Susannah Harris went from leukemia patient to half-marathon runner.
Exercise and fitness might have saved her life, and it’s also what brought her back to feeling like herself again. After struggling to get through her usual workouts, the 47-year-old realized she needed to see a doctor. She was ultimately diagnosed with chronic myeloid leukemia. After a year of trying to find the right treatment with the fewest side effects and moving to Charlotte to be near family for support, Harris reached remission and was ready to get moving again.
She joined the Cancer Wellness Program, which is in partnership with the Levine Cancer Institute and the Charlotte YMCA. Encouraged by staff there, she ran the ACC Fan 5K in December and kept going. She ran her first half-marathon in March at the Corporate Cup and another at Charlotte RaceFest in April, with her 10-year-old niece running alongside for the last three miles each time. Now Harris has her sights set on running her first marathon at Charlotte’s Thunder Road Marathon Nov. 14.
It’s been more than two years since her diagnosis, and while Harris will always have to take daily medication, she has reached her goal of “climbing my way back to being my full self.” She is heading back to work soon in a new job as a grant manager with the nonprofit City Year.
Here is her story in her own words.
“I set my goals for the races because I’m pretty competitive, and in the time when they were working on finding a treatment that didn’t give me terrible side effects, I felt I hadn’t accomplished anything. I was on disability. I felt so passive, people taking my blood. Once I got back into the exercise I wanted to see progress and measure it, and I wanted to be timed and I wanted to be out with healthy people and to set goals. So I decided to do more races then…
“After Dr. (Edward) Copelan helped me get on the right medicine, I finally felt like I wanted to climb my way back to being my full self. That’s why the Cancer Wellness Program was so great because yes I was in remission, and finally the terrible side effects and all of the limitations that I had had with that were gone, but I felt like I was starting at the bottom of a mountain. I needed to work my way back to basic health and wellness, and then I wanted to get back to my own personal goals for my health. I wanted to just feel like me again.”
How I did it
“They do a pretest as you start (the Cancer Wellness Program), so they can measure your progress through the 12 weeks but also to know what they’re dealing with from a medical standpoint. I knew I was feeling better because as I was doing pretest, the person doing the test kept saying, “Don’t overdo, just take it easy.” People have been saying that to me my whole life.
“Gradually I started walking and I would sit in a chair and do some stretching. (Then it was) stretching with bands and we lifted some small weights, easing into some exercise. A couple of weeks in, I was ramping up the incline on the treadmill when I was walking. Then I started to amp up the speed as well.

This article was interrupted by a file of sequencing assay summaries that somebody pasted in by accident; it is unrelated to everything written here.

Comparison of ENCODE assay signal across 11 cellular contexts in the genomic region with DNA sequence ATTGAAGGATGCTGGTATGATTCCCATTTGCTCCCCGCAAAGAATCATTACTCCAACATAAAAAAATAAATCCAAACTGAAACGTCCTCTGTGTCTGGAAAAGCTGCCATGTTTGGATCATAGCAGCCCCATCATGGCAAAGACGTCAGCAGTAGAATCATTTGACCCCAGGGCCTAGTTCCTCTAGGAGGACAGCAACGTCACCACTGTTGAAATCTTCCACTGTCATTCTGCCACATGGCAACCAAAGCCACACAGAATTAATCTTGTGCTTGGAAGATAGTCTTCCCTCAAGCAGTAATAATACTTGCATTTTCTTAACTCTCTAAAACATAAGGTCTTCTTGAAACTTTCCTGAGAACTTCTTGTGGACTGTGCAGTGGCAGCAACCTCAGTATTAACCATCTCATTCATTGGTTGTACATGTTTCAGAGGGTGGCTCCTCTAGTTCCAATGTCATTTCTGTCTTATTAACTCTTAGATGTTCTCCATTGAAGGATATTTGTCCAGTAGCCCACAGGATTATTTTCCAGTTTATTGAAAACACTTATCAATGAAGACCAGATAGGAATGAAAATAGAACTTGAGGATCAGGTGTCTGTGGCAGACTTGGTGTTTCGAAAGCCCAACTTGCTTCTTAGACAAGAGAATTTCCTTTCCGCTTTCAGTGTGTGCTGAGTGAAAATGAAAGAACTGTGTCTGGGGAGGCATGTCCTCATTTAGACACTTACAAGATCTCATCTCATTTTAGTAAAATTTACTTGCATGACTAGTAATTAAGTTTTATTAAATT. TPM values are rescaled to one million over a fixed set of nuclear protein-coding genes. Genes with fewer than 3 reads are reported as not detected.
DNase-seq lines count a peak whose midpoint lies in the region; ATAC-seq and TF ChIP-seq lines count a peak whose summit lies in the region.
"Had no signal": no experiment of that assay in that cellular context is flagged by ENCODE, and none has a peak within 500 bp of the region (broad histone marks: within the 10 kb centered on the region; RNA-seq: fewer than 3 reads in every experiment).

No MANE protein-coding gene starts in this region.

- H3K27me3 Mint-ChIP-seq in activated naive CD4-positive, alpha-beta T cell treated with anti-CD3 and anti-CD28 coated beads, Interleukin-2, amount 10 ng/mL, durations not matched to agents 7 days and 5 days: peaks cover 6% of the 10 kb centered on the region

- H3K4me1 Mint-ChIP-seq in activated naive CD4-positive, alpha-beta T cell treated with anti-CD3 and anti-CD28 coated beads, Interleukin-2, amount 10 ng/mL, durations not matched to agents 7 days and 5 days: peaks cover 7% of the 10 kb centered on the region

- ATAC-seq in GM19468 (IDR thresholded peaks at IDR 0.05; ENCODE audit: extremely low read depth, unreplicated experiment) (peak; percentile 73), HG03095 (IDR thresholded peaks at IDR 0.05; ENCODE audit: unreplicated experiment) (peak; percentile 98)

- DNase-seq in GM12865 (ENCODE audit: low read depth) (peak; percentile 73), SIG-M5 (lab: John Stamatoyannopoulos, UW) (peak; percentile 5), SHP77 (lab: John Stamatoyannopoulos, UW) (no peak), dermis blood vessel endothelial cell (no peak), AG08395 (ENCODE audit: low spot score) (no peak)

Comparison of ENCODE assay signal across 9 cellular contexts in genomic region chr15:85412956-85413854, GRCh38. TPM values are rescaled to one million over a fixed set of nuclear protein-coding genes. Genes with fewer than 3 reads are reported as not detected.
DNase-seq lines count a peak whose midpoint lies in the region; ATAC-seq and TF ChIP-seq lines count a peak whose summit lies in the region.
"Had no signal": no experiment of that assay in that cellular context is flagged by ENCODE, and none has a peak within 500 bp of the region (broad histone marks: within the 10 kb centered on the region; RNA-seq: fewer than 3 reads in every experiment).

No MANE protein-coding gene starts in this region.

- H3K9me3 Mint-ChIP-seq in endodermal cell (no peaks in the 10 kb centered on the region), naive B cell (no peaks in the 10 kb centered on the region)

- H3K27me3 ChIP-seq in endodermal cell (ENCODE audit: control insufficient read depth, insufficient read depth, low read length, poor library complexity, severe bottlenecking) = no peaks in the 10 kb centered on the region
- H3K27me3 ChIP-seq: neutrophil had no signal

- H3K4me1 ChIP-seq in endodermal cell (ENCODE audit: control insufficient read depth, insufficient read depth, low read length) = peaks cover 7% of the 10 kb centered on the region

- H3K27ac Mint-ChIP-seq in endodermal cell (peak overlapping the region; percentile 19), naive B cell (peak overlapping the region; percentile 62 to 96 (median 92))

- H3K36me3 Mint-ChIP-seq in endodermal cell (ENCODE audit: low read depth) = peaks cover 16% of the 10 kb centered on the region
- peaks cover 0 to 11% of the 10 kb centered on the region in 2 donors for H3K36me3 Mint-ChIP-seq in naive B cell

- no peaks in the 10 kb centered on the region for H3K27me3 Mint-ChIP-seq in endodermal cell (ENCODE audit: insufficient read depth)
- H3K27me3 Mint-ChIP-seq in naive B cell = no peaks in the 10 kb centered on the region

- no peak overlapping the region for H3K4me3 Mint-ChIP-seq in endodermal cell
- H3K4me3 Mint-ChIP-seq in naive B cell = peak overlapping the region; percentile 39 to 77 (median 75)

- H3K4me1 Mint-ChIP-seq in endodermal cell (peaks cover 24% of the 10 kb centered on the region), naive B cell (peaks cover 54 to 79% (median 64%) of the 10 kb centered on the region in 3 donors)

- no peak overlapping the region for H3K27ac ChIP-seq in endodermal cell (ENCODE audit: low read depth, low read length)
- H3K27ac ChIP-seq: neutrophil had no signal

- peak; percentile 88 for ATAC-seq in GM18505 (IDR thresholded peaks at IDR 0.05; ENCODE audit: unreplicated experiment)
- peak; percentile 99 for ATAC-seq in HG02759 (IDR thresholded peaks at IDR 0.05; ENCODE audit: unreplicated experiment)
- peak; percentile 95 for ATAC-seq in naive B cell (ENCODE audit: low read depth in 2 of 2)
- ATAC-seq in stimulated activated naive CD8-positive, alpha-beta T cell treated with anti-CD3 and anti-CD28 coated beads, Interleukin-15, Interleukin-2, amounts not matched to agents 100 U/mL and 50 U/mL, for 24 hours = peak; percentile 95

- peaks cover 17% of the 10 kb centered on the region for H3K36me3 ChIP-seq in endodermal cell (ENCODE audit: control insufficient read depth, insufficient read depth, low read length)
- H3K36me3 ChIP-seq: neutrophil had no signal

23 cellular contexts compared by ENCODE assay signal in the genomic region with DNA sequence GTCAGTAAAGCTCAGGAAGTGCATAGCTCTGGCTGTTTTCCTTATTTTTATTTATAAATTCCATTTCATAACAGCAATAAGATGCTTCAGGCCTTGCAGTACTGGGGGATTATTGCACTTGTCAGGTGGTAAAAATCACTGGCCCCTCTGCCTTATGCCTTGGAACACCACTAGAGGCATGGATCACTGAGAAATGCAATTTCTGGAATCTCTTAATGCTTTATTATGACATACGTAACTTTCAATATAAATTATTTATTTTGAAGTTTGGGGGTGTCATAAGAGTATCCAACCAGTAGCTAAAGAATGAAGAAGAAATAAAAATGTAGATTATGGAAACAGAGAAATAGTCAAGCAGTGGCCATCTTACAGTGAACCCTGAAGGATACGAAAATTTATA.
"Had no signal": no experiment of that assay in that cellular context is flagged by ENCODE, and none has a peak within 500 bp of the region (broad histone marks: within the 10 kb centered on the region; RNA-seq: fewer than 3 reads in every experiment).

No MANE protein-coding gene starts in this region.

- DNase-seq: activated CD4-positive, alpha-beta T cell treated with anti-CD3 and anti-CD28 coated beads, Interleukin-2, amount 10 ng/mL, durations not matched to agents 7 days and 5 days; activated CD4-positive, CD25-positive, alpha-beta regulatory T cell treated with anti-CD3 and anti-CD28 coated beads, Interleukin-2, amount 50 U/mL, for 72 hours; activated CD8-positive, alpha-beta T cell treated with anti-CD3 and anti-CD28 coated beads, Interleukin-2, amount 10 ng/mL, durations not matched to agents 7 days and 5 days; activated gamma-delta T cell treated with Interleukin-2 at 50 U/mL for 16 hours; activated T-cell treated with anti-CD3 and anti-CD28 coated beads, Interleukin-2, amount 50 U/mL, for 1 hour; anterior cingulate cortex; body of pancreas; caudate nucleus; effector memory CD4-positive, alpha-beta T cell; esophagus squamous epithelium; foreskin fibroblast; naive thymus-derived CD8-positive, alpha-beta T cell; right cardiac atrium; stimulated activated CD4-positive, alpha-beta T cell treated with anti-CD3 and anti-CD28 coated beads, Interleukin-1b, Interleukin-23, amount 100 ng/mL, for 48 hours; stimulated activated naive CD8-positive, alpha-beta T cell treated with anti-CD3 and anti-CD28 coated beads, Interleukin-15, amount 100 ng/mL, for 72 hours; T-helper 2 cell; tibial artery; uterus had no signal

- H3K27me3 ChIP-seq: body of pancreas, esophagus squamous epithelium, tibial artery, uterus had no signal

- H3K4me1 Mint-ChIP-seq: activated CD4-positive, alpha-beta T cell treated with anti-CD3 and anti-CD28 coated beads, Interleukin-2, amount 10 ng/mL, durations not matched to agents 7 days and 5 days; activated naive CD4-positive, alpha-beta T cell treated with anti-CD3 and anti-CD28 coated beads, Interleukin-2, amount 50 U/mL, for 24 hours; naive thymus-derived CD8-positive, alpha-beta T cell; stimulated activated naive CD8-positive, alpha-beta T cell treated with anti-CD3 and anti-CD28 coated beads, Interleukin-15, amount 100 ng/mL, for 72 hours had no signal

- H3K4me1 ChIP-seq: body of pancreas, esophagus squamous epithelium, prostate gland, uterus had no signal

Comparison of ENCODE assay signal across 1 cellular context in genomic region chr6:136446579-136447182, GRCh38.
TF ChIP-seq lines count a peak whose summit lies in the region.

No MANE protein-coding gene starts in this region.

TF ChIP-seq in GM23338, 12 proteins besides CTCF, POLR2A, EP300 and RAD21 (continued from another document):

“Soon I was able to jog for 15 minutes on an incline. Then I started doing more. It started to come back slowly. My new normal is I’m not going to be back where I was as far as speed and stamina, but I’m back to a good level….
“I wish everybody who was either being treated or considers themselves a survivor had access to that kind of program that lets people come back at the right speed for them with the security of medical professionals being around if there are any issues. You don’t have to go it alone at a gym, which can be intimidating for some people. It’s such a great group.”
“I felt like I had re-entered healthy people land with this sea of people at the starting line pushing off (in the half-marathon). I didn’t stop. I kept running. I did better than what my goal was for the first one. I really didn’t know what to expect. It was such a great feeling.”
What she learned
“It felt like I was making my way back professionally and physically, and I just didn’t feel so defeated emotionally. It’s scary with a diagnosis – and everybody who’s had cancer knows this, and it might sound dopey – but you think, ‘My gosh, what else is out there coming down the pike that I didn’t know to be afraid of?’ It opens you up to a lot of other worries and makes you feel really vulnerable. So the whole experience has been helping with my patience and thinking about being resilient and keeping going….
“There were some times that were really depressing. I’m a little bit of a cynical person anyway. This is one of those reminders, you can ride through this and keep going. There’s some evidence that things can be half-full even when it’s hard to see.”
We’re looking to share stories about health and fitness, about overcoming obstacles and about discoveries you’re making on the road to Living Well. Send your suggestions to firstname.lastname@example.org